Raidho Acoustics managed to do within a few years time what others did not achieve in decades, creating world-class avant-garde speakers with exquisite sound. Then the same design team under chief engineer Michael Borresen launched a cable line, Ansuz Acoustics and only two days ago the first amplifier designed by the same team was presented in Athens.
The Aavik Acoustics U-300 amplifier is an integrated amplifier that packs just about everything you could ask for, hence the name “Unity”. We are talking about a designed-in-house 24bit/192KHz DAC, with 2xToslink, 2xUSB and 2xSPDIF digital inputs, an on-board RIAA phono stage, with adjustable loading impedance from 70Ω to 10kΩ, 63dB of gain and 3 line inputs. Additional features include adjustable gain in three steps (3, 6, 12 dB) for each line input separately and a revolutionary hybrid volume control that works in the digital domain but turns itself off instantly when the volume is set!
Speaking with Lars Kristensen of Raidho, I was also told that the U-300 has a unique grounding topology and selected passive components. The output modules, provided by Pascal, work in Class D and guarantee 300Watts into 8Ω (given the name, this was not so hard to guess), doubling at 4 and stable all the way down to 2Ω.
The U-300 in matte black is gorgeous to look at, modern and stylish to say the least. Tiny white leds placed around the big volume knob indicate the status, selected source and volume setting. Instead of the classic heat sinks funnel-shaped holes at both sides (in the D’Agostino Momentum style) take care of dissipation. All inputs are well-organized in the back plate.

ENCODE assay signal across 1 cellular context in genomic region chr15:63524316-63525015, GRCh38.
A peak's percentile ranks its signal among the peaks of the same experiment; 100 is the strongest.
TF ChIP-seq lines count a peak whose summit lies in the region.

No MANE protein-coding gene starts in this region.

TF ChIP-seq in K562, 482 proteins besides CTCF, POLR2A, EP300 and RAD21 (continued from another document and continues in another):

The rest of the demonstration rig was very simple: a pair of Raidho D3 finished in metallic gray lacquer and a Brinkmann Balance turntable with in house tonearm and EMT JSD 6 Gold HOMC cartridge. A Roksan CD player acted only as transport. Cables were naturally by Ansuz.
Before going into listening details let me say that the “room” was not the typical 300-400ft2 hotel room. It was a massive hall and probably closer to 2000ft2. The D3s were placed at 15 feet one from the other and the sweat spot was 20 feet back from the speakers. On my book this is not an ideal environment for the D3s, the big D5 speakers would have stimulated all those cubic meters of air much better.
In Nouela Johnston’s take of “Sound of Silence”, my first thought was that the system had emotion. A touching performance with a very convincing piano background. A vibrant jazz piece by Count Basie from 88 Basie Street followed and I found my-self tapping a foot in the carpet. A good sign, the system was delivering a positive, energetic vibe. It was time to ask for more, so I did. Went through the records and found Istvan Kertesz conducting the Vienna Philharmonic Orchestra in Dvorak’s New World Symphony (Decca, Speakers Corner reissue). Lesser systems collapse with such complex passages, the Raidho-Aavik sounded better. The scherzo was reproduced with power, bass was very well controlled, high frequency extension on the violins was superb. I found the soundstage bigger during analog playback, but this was with different recordings so take it for what it is, a show demonstration.
Now for the not so good news, you will have to wait until next year to listen to the Aavik U-300 during the upcoming CES in Vegas. And the price … 24.000 euros in EU and $30,000 in the US. Is it a lot for an integrated amplifier? Sure, it does not come cheap, but most of the ultra-high-end amplifiers come at around $20K (Boulder, darTZeel, Soulution come in mind). None of these packs 300 watts in 8Ω, a DAC and a world-class phono stage. None of these is class-D either, and some might find the U-300 lacking in harmonic richness and texture compared to the best A/AB class integrated amps. My conclusion after two days of listening and despite the awful set-up in the enormous hall is that this integrated could be a game changer for many audiophiles who seek a compact solution that will drive pretty much everything. If you visit the CES, you know where to start from.